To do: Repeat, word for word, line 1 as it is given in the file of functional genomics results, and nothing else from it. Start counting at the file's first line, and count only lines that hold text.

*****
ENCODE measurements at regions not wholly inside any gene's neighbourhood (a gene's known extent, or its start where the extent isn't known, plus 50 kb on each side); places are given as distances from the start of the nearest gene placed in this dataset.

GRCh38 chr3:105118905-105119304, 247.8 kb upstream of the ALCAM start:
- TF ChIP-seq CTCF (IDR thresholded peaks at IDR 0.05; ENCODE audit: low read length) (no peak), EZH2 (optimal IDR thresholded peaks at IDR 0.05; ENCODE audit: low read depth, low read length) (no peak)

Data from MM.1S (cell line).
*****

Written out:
ENCODE measurements at regions not wholly inside any gene's neighbourhood (a gene's known extent, or its start where the extent isn't known, plus 50 kb on each side); places are given as distances from the start of the nearest gene placed in this dataset.